Feb 14, 2019

STAND-LA has long heralded a Los Angeles County Department of Public Health (DPH) report as the basis for a blanket ban on all oil and gas operations.  

STAND-LA said the report, released in February 2018, confirms that “oil wells operating in Los Angeles neighborhoods are a clear health and safety threat.” The group said the report “should make abundantly clear” to Los Angeles leaders that “these oil facilities have no place” in the county. (STAND-LA DPH Report Statement

However, this is hardly the full story.  Here are seven things STAND-LA doesn’t want you to know about the DPH report:

1.    The county’s own consultants have explicitly distanced themselves from the report since its release. MRS Environmental, an environmental consulting firm based in Santa Barbara, stated in a letter to DPH: 

“MRS would like to make the record clear by stating that while we reviewed various early drafts of the DPH Report, at the request of the Department of Regional Planning, and provided hundreds of comments on the Report, our comments were in some cases accepted, in other partially accepted, and in many instances disregarded. MRS continues to believe that the DPH Report includes many inaccurate and misleading statements … [and] MRS does not endorse, support, or agree with the DPH Report in its final form.”

2.    The DPH report repeatedly acknowledges that studies have not shown a causal relationship between oil and gas facilities and adverse health effects in Los Angeles County. 

3.    The DPH report did not include any technically qualified or licensed experts on oil and gas well drilling, well stimulation or petroleum production. The list of DPH report authors fails to include any California-licensed engineers or geologists, or experienced petroleum engineers.

4.    The DPH report included seven Environmental Impact Reports and two Health Impact Assessments of oil and gas production sites in California from 2008 to 2017. A technical analysis of these assessments by a third-party team of toxicologists found no evidence of significant adverse public health impacts or risks in the City or County of Los Angeles.  For example, one study prepared for Los Angeles County and included in the DPH report found that doing away with oil and gas operations would have no appreciable effect on public health.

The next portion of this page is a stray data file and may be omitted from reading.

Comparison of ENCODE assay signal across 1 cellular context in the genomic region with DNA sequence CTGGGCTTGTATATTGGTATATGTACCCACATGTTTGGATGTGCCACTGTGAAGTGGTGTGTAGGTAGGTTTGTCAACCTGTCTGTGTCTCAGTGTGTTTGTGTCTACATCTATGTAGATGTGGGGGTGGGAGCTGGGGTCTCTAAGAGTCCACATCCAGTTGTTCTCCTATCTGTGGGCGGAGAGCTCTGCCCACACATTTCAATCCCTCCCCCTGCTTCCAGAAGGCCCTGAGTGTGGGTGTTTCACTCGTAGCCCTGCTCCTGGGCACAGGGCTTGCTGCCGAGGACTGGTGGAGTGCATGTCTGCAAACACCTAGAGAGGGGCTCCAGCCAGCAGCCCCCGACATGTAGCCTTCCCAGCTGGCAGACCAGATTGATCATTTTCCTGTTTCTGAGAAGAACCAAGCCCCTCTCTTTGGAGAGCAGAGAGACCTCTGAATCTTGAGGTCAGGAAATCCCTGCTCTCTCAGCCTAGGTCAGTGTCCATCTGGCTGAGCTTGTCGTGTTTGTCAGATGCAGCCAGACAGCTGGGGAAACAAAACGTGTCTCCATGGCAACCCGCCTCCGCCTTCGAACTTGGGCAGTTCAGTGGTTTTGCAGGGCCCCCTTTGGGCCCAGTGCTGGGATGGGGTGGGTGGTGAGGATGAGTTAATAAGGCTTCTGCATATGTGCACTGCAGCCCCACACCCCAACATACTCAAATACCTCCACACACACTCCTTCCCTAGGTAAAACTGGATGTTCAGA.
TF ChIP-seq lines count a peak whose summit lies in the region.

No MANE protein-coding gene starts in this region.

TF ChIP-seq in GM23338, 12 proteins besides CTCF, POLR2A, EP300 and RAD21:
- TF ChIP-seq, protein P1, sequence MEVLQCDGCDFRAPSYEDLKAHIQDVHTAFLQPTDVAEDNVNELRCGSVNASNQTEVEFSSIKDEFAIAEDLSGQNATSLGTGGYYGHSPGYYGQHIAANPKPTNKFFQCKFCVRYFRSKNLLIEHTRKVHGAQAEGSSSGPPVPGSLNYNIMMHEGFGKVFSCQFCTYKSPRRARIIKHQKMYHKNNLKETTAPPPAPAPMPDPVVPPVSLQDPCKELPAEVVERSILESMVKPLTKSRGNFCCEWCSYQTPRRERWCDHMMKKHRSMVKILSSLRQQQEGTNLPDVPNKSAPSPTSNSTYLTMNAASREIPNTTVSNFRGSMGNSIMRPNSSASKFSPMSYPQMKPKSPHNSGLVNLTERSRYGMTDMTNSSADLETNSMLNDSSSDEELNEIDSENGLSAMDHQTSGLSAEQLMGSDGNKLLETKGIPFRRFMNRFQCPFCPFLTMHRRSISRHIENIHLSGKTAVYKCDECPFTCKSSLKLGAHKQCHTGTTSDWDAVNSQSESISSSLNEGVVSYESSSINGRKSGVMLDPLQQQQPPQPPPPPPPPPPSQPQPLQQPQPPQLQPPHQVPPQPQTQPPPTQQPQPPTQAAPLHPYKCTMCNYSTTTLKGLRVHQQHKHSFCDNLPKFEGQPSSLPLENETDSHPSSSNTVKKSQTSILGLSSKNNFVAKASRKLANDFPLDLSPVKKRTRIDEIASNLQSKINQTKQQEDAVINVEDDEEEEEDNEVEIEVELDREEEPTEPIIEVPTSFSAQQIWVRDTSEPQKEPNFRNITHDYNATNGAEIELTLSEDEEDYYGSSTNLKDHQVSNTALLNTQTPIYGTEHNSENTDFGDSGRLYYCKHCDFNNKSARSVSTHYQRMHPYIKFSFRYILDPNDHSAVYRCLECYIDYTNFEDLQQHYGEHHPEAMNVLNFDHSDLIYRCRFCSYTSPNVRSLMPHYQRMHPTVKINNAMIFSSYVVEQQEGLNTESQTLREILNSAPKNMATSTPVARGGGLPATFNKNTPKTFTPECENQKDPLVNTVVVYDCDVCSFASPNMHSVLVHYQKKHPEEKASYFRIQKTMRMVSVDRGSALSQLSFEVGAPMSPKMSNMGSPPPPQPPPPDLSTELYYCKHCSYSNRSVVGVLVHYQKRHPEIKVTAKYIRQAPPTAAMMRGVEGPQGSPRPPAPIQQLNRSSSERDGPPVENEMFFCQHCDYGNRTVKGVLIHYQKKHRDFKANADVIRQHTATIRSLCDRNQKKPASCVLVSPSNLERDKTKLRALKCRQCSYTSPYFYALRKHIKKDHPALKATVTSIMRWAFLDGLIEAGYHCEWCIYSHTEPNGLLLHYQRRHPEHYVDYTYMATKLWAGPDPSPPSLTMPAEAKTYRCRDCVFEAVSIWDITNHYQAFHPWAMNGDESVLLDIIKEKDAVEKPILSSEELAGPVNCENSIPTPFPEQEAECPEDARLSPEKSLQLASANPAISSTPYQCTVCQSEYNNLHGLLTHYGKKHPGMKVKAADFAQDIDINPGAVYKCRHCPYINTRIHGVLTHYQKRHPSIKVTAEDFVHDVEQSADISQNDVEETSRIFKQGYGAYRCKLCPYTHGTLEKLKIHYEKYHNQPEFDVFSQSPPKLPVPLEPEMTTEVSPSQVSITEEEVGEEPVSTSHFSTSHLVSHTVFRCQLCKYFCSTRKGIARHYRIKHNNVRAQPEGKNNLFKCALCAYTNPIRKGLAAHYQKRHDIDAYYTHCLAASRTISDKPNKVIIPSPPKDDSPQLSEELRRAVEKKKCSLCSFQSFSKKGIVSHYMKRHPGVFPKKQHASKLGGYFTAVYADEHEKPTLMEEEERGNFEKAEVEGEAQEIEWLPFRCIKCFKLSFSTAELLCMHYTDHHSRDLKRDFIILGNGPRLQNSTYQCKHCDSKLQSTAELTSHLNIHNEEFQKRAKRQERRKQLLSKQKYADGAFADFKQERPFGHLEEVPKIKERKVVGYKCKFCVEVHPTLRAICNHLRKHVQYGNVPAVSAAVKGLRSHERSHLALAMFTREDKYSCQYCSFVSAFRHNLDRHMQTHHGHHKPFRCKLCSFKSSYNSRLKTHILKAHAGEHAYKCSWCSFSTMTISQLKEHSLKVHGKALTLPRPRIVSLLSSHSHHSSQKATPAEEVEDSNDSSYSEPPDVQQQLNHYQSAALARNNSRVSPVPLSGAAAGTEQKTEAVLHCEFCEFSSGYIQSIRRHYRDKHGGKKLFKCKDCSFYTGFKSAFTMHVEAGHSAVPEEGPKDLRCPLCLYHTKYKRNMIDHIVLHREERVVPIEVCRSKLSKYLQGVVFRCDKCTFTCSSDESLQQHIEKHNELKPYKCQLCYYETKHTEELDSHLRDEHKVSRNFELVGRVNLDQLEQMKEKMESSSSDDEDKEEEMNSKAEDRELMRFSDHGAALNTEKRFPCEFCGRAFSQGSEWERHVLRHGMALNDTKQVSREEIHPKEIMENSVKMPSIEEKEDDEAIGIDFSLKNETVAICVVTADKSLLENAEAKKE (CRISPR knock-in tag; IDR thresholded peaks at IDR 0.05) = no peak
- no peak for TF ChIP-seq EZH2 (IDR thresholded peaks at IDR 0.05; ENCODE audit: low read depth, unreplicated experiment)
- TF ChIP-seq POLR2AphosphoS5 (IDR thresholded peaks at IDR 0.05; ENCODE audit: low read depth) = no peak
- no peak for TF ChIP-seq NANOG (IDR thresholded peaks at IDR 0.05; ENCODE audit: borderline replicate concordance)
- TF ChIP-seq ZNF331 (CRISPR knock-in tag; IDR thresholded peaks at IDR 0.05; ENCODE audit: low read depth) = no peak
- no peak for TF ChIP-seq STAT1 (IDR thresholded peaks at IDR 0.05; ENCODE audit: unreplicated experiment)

5.    The DPH report presented a summary of setback distances adopted by various jurisdictions around the country that are not applicable to oil and gas production in Los Angeles County. Many of these jurisdictions utilize setback distances because their emissions control regulations are far less stringent than what is required in Southern California by CARB and SCAQMD. In addition, other jurisdictions like Colorado and Texas utilize setbacks to mitigate the impacts of hydraulic fracturing operations, yet oil and gas operations in the Los Angeles Basin are not using hydraulic fracturing techniques. In fact, some jurisdictions included in the DPH report operate high-pressure gas wells, which are hugely dissimilar to the low-pressure oil wells operated in Los Angeles.

6.    The DPH report ignored its own studies and previous findings, including:

  • its own comprehensive 2011 and 2015 Community Health Assessments of the Inglewood Field, which found the health outcomes of residents near the field to be similar to (and often better than) the health of residents throughout Los Angeles County;
  • the South Coast Air Quality Management District’s assessment of oil and gas operations presented to the Stationary Source Board, which found that toxins and particulate matter were “similar to levels observed in typical ambient air” and “below short-term exposure health guidance levels”; and
  • its own Strike Team’s audit and inspection of 557 wells and 15 oil and gas facilities in Los Angeles County in 2017, which found that neighborhood health risks are low.

7.    The DPH report ignored studies of California in favor of studies from jurisdictions that don’t have similar safety, labor, or environmental standards. The DPH report ignored the experience of the nearby cities of Long Beach and Signal Hill yet sought information from the State of Maryland, which is not even a major oil and gas producing state.